ClubsNSW says mandating cashless gaming cards is not a workable solution as debate about the technology intensifies ahead of the state election in March.
The powerful gaming group's chairman George Peponis has accused media and anti-gambling advocates of misrepresenting its position on digital technology
"We are not convinced that an untested mandatory cashless card is the way to go," Dr Peponis said on Thursday.
"The international experience demonstrates that forcing players to use cards drives recreational players to other forms of gambling, in particular to unregulated online casinos, and can exacerbate problem gambling."
A damning 2022 report from the NSW Crime Commission found billions of dollars in dirty cash was among the $95 billion being funnelled through the machines each year.
It recommended removing cash from the mix to improve the situation.
But Dr Peponis said the commission's recommendation was based on curbing money laundering, not reducing problem gambling.
He referred to ClubsNSW's 2018 memorandum of understanding with the government to "explore modern payment technologies" as an example of the gaming body's commitment to a digital wallet.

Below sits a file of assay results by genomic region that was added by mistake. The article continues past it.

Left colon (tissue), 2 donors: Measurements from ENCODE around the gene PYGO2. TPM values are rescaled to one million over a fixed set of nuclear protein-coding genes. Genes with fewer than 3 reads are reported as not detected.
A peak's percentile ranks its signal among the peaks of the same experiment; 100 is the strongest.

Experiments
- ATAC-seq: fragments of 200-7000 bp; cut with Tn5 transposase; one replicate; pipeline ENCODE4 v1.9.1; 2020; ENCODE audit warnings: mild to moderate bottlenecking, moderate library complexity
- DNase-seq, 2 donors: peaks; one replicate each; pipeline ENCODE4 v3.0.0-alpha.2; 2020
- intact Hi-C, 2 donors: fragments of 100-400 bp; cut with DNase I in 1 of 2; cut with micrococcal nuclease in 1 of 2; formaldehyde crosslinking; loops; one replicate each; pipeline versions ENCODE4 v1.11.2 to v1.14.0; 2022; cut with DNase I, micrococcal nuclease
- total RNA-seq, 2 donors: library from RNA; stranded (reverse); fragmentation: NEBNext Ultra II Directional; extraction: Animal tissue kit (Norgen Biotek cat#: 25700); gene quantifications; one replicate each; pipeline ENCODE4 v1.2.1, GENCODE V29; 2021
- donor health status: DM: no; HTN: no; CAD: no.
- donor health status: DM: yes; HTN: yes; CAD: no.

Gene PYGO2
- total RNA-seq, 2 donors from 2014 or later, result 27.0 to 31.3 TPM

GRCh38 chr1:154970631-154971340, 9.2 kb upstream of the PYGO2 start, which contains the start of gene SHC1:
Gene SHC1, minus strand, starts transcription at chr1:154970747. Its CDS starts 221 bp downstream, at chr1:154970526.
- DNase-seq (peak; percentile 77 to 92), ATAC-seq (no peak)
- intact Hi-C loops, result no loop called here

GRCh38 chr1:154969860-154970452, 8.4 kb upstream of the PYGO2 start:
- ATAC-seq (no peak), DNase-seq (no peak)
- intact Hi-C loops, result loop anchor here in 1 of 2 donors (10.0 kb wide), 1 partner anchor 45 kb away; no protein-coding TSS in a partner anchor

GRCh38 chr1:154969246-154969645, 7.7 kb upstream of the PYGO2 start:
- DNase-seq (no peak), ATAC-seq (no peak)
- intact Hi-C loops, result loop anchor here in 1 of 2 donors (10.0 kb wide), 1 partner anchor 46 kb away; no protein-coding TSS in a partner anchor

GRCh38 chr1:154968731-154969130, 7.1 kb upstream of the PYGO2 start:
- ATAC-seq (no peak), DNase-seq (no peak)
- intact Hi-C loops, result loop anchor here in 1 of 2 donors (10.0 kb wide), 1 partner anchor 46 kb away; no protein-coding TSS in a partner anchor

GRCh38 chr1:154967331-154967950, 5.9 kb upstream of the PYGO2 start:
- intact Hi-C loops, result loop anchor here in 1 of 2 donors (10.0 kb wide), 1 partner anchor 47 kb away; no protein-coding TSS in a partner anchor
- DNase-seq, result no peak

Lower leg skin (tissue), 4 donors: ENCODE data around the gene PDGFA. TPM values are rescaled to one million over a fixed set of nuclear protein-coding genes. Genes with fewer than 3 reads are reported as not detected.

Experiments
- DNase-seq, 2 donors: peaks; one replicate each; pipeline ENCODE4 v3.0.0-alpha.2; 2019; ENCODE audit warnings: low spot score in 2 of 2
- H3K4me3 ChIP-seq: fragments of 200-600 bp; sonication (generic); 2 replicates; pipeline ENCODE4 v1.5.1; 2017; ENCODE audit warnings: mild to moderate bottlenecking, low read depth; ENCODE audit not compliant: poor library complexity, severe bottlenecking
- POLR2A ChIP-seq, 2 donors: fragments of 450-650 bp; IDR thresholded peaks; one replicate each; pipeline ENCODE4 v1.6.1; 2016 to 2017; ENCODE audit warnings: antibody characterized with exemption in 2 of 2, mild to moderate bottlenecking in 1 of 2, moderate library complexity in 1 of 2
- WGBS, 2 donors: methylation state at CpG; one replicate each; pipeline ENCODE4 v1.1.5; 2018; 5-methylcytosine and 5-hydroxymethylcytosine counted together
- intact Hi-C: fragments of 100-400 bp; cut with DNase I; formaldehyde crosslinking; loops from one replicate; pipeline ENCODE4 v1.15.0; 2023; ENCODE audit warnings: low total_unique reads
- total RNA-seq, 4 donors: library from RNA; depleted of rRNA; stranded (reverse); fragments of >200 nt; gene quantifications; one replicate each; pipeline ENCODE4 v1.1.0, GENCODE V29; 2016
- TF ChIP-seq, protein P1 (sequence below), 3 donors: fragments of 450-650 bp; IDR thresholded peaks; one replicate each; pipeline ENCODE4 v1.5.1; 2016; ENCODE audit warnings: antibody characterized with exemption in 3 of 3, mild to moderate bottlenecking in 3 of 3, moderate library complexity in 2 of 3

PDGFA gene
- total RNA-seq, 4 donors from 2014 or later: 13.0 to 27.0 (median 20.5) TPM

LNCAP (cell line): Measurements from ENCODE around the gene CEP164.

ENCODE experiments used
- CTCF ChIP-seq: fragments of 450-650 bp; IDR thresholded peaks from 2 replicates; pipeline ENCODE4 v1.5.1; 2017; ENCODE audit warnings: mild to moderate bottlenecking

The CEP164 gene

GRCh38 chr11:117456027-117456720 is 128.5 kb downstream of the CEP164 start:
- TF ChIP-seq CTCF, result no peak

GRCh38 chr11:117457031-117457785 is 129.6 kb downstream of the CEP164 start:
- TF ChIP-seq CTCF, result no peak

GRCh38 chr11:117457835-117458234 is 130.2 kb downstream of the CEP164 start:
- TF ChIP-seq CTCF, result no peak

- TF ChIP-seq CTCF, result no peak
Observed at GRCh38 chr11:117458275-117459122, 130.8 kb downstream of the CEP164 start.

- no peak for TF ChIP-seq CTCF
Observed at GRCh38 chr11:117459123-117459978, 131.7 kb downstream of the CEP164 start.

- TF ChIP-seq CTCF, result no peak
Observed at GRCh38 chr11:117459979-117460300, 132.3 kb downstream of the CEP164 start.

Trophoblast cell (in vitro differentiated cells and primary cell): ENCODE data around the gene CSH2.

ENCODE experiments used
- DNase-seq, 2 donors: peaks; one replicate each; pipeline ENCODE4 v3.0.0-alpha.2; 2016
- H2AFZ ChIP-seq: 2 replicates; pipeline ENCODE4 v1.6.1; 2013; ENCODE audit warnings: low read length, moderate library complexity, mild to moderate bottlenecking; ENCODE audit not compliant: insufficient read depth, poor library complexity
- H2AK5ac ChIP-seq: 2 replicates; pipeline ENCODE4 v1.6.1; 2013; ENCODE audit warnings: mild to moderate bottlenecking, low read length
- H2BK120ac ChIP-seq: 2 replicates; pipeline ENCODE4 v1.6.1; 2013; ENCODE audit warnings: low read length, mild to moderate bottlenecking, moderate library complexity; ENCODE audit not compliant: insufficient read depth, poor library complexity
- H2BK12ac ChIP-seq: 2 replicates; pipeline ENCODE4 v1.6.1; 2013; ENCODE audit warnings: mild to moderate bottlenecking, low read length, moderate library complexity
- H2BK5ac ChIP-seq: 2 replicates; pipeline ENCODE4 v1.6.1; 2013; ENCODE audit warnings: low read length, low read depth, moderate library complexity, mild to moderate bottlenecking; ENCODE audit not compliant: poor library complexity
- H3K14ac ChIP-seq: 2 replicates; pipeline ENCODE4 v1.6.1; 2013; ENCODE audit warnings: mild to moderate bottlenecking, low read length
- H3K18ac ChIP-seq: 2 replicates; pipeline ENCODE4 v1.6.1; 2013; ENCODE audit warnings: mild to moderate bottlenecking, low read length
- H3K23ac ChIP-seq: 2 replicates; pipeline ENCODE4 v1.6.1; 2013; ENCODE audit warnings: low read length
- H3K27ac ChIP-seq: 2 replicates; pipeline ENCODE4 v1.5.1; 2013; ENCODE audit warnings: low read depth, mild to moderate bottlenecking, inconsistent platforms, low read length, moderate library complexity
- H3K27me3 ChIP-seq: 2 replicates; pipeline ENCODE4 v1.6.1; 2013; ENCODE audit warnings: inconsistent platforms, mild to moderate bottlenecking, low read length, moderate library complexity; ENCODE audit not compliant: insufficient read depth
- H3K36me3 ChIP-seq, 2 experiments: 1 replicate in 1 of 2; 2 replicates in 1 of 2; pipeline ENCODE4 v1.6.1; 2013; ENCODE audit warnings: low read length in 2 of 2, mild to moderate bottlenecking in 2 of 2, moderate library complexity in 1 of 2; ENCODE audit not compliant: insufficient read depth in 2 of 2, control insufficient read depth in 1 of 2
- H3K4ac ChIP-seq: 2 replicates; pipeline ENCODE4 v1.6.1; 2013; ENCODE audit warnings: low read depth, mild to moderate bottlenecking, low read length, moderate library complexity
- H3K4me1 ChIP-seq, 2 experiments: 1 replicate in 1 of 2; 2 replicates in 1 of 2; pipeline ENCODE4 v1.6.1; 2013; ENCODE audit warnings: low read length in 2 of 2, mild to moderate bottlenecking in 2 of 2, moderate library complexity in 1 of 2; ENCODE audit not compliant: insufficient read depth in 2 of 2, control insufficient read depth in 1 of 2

The state's first cashless gaming trial got underway in Newcastle in October, with players able to connect their digital wallet via Bluetooth to 36 poker machines, setting spending or time limits.
NSW Premier Dominic Perrottet has committed to introducing cashless gaming if he wins the election.
"There is a problem, we need to fix it," the premier told reporters on Tuesday.
"We'll protect jobs on the way through and make sure we don't have money laundering here in NSW.
Meanwhile, former ClubsNSW official turned whistleblower Troy Stolz has announced he will run on a pokie reform platform in the state seat of Kogarah.
Labor leader Chris Minns holds the seat by 0.1 per cent following a redistribution.
Mr Minns wants to expand a voluntary trial of cashless cards, such as the one in Newcastle, before considering any statewide mandate.
Australian Associated Press
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